The last event of the games was the marathon. Kokichi was entered in the competition with his friend and teammate Kenji Kimihara. No doubt they discussed that Japan had not won a single track medal during the entire Olympic games, and this marathon would be the last chance for them to win one for their country.

Abede Bikila won the gold, becoming the first and only man to win the gold in the marathon in two, consecutive Olympics (he won gold in 1960 running barefoot). Here’s good amateur video of his finish, where immediately upon crossing the finish line he began doing calisthenics. Great athletes never stop.

Here’s a video with great footage:

When Kokichi entered the Olympic stadium he was in second place and greeted by a roar from the crowd. But right behind him was Basil Heatley, who would pass him in the last 200 meters (13:59). Kokichi was devastated that he would let a competitor pass him in front of so many Japanese people, and there was a collective groan when he lost. Later, Kokichi would tell his friend Kenji Kimihara (who was 23 years old during the race and placed 8th):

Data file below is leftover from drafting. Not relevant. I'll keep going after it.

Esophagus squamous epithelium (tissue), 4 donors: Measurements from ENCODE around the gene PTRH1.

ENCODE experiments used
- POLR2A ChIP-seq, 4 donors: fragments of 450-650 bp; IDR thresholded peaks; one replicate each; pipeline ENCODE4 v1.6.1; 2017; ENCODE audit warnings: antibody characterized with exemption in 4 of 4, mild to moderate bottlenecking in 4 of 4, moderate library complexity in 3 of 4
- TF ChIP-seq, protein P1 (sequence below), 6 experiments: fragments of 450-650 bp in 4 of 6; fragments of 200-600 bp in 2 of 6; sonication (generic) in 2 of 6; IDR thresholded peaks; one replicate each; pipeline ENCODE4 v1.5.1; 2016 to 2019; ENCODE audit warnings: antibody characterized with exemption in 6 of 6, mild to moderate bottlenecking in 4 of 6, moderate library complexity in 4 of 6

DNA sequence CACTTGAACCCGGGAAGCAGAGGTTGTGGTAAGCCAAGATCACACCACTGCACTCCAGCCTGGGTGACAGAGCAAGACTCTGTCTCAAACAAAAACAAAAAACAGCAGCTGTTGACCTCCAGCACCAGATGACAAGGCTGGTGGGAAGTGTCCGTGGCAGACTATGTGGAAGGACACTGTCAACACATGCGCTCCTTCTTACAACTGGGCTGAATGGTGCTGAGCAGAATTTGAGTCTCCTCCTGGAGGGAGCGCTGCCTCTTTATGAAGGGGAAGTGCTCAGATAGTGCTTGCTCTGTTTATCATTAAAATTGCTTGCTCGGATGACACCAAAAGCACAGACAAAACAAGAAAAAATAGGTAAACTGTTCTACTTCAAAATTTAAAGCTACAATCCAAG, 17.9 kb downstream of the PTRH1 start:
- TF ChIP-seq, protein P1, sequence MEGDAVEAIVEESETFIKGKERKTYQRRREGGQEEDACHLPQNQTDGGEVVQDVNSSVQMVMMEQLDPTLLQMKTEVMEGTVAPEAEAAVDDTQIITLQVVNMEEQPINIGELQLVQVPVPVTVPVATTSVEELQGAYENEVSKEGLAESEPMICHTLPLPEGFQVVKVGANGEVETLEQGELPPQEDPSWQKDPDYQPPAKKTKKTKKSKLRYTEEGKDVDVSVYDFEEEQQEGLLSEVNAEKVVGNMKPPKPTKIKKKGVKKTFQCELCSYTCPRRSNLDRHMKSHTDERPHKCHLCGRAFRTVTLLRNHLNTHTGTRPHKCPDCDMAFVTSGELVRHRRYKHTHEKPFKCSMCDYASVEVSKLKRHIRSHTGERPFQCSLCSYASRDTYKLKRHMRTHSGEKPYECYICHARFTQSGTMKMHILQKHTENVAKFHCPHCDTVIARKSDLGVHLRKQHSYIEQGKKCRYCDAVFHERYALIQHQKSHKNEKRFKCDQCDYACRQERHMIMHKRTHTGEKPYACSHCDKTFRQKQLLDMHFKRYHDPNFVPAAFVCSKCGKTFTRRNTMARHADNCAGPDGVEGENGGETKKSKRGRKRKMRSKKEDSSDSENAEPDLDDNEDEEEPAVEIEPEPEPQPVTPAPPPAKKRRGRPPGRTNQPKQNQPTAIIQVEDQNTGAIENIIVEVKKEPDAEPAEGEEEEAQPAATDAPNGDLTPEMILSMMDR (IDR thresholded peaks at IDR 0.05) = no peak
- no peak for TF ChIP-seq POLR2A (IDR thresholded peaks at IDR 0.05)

I committed an inexcusable blunder in front of the Japanese people. I have to beg their pardon by running and hoisting the Hinomaru [national flag] in Mexico [the next Olympics.]


After the games, Kokichi began training hard. He was a national hero and vowed to do better in 1968. He also wanted to marry Eiko. Kokichi’s coach at the Self-Defense Forces Athletics school, Hiro Hatano, supported the marriage, and so did Kokichi’s parents.

tsuburaya-and-miyake-celebrating d

But Hiro Hatano’s boss did not approve of the marriage. In 1966, coach Hatano’s boss declared that Kokichi needed to focus 100% on his training and that a marriage would distract him from his goals. In Japan, there are rigid hierarchies, and this system is even more strict in the military.

Hatano’s boss brought Hatano, Eiko, and Eiko’s mother together to discuss how the marriage would have to wait until after the Olympic Games. That way Kokichi could focus solely on his training. Kokichi was not at the meeting.

Hatano protest this decision, but was left with the task of telling Kokichi that he couldn’t marry Eiko. Hatano refused and ended up being demoted and removed from his coaching position.

Eiko was devoted to Kokichi and still wanted to marry him, but Eiko’s mother was not supportive any longer. Eiko’s mother was anxious that a marriage to a famous, bronze-medalist with the whole country counting on him would add a burden to his wife. She also wasn’t confident that a marriage in 2 years was certain. And since Eiko was 22 years old, she could lose her chance to marry well.